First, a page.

It is funny how, by virtue of the process by which something becomes deemed as home, it gains some sort of special power.
The most noteworthy seems to be a certain timelessness.
While the rest of my life may be a whirlpool of rapids, my little hometown is always floating to the side in a still pool.
I haven't lived there in six years now, and my visits have been becoming unfortunately less frequent as of late. This visit was my first since Christmas. Yet, as I get within about an hour of it, waves of familiarity strike me, and once I enter city limits, it is an odd feeling that goes beyond familiarity. It's just normalcy-- like I never left.
Maybe it's due to this constant sense of normalcy that the most minor changes shake me. I go to the local bar, and most of the people there don't know my connection to it-- to them, I'm the stranger. I get aggravated by my parents rearranging the layout of the kitchen. It just feels wrong not to know where the spatula is, as though there is something inherently right about it being in the third drawer from the left. I notice the most random changes in town, including new siding on the local businesses or a different road sign.
Another rule about home seems to be that you are never able to grasp how amazing your life is as a teenager, because you are always of the mind that the grass is greener on the other side. I return now, and am in awe of the fact that I was blind to the beauty of this place. One can grown accustomed to some of the strangest things. The Duke and I took a drive out to one of our old camping sites, and he was blown away by it, saying it was probably the most beautiful place he'd yet seen. And I couldn't believe that these clear waters were so normal to me then.
The third rule seems to be that the landscape is overflowing with memories. Each beach, park, or road seemed to have some adolescent right of passage attached to it, whether my first time getting drunk, or first time skinny dipping. It is funny how what may seem like simple scenery to the naked eye is intrinsically imbued with snippets of faces and emotions for me.
Returning home also involves numerous other benefits. My parents were out of town for the month, which was a blessing and a curse. It was sad in that I am close to my parents, and tend to miss them a lot, so I felt a little guilty that my only return in quite a while was when they were absent. However, it did mean we had the house to ourselves, which naturally involves a little more freedom, and a little less pressure on the Duke to spend a week with my folks.
So we reconnected with many of my old friends, ate at many a good restaurant (cooks need to learn that the more garlic, the better), hosted a few dinners, and perhaps drank a little more than we are usually inclined. Drinking, for some reason, tended to involve near constant games of Who Would You Rather, which alternated between killing and screwing. We had to make a rule that it could not involve anyone at the table after the Duke kept on trying to make the subject pick which of the people present they would save from death. The game can definitely be a little telling. Apparently general consensus is that Queen Elizabeth is more sexually appealing than Prince Charles, and I was one of the only one who would rather sleep with Oscar the Grouch than Elmo (the other friend in agreement pointed out her belief that sullen men were generally better in bed). Apparently, also, you cannot taste a shot of vodka when put in a pint of beer.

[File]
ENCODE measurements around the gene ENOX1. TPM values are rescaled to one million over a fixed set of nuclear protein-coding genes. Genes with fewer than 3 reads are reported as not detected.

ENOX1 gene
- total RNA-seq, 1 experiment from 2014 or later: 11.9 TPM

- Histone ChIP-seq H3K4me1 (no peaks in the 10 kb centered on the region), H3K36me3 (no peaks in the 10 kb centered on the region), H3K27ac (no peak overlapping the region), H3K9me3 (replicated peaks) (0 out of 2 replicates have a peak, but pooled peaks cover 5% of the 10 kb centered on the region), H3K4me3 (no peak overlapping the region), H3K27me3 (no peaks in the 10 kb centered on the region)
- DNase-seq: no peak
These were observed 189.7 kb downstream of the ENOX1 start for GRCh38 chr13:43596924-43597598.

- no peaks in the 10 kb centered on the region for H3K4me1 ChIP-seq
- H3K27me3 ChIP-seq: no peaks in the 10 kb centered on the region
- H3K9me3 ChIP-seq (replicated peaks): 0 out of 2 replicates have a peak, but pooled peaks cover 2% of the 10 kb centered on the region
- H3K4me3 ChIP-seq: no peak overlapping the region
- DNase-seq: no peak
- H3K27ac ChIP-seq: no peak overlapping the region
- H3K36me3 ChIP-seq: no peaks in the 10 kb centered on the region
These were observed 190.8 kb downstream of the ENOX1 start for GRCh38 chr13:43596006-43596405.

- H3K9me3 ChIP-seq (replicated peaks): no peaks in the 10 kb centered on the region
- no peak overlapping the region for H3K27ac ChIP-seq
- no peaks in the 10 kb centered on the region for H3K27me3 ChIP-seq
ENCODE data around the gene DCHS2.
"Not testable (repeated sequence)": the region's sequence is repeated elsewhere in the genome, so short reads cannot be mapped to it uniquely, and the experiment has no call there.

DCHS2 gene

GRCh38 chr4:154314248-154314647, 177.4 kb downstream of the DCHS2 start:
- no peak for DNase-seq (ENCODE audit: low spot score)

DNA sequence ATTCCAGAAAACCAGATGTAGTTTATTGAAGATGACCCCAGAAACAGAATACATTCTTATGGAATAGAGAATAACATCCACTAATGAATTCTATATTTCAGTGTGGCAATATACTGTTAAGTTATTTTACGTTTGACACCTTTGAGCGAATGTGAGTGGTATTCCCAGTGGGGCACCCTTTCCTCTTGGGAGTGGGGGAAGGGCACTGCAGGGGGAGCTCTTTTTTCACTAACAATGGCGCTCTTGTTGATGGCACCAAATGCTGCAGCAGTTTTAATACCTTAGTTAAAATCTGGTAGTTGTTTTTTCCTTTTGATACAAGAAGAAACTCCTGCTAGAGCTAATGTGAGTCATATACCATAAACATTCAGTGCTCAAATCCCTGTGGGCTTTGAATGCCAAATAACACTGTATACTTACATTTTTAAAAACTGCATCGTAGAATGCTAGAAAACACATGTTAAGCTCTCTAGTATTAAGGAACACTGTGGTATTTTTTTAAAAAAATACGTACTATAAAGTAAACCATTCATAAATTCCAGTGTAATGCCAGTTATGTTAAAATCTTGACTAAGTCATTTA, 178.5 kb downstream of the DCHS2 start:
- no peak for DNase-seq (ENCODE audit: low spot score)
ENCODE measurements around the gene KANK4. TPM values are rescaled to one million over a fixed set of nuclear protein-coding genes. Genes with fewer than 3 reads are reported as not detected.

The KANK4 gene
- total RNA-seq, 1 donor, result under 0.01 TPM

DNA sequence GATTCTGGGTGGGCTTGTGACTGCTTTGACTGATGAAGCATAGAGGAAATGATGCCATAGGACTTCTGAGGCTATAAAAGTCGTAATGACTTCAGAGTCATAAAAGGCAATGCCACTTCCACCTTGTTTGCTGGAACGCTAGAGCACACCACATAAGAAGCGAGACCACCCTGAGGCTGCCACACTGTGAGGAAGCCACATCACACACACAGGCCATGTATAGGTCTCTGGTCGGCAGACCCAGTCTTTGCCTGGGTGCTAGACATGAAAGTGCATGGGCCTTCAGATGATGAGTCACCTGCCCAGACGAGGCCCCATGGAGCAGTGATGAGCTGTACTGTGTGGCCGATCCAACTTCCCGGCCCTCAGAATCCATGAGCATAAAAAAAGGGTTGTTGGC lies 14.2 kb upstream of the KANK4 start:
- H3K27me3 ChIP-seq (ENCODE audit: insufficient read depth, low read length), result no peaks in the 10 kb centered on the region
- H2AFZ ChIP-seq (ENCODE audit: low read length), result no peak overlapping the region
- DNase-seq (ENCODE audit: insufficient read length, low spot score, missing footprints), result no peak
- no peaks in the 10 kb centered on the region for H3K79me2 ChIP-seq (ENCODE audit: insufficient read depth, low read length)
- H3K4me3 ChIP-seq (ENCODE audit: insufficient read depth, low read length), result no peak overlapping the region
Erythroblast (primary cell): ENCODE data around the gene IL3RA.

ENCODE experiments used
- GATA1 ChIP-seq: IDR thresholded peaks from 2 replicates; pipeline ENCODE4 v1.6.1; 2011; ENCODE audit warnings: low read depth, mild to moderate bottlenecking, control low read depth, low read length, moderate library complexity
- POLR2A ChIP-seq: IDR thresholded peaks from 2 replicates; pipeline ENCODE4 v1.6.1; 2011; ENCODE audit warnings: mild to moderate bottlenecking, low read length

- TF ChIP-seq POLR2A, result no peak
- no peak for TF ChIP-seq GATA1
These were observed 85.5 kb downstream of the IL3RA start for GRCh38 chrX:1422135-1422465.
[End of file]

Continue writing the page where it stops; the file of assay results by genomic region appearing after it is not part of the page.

Other drunken highlights included a fifteen minute discussion of sprockets ("Sprockets, bitches!") that apparently, including to my designated driver boyfriend, was just the same two jokes being told over and over again, and numerous photos being taken with this man's twin:
(*Ding, ding, ding* You win, Ultra Toast!)
My friend's stepfather's resemblance to Willie Nelson is a little legendary, so after a few drinks, we convinced him to braid his hair in pig tails, wrap a cloth napkin around his head to resemble a bandanna, and took approximately 50 pictures in various poses with Mr. Nelson's twin.
The trip also consisted of a number of side trips to swimming holes...
... my friend's crazy dad's house, where he keeps turkeys in a bathtub
... giant pennies
(Sorry, but no face shots. You know the rules.)
...and various other locales, including lookouts, beaches, ferry trips, candy stores (which sold Harry Potter's all flavoured beans... I literally had to spit the vomit flavoured bean out on the street, and swore I felt grit in my teeth when I ate the dirt flavoured one) and restaurants that only served pizza before 5.
The trips to and from Mountainy Hometown were also pretty big highlights. There is something soothing about getting lost in scenery and music. The 700 km trek back is also an incredibely diverse landscape, which helps prevent any boredom or cries of "Are we there yet?"
This is actually fog, not smoke!
This is my personal favourite.
The comical moment of the trip home came when we decided to stop for ice cream and a dip in a resort town plump full of children on inflatable sea monsters and pasty divorcees. The Duke pulls onto the side of the road, and is happy to see that I have actually remembered to lock the passenger door, as I have been prone to forgetting throughout the trip. He does the same. And then we hear the engine running... behind a locked door.
Although it initially showed signs of being a full scale catastrophe (e.g., calling 411, and having the operator give us the number of a tow truck company a mere 300km away), we thankfully we able to find a cheap solution in about half an hour.
And although the sky was beginning to look like this,
and rain was soon to follow, the lakewater was soothingly warm.
So I swam, and the trip's only genuine annoyance quickly washed away.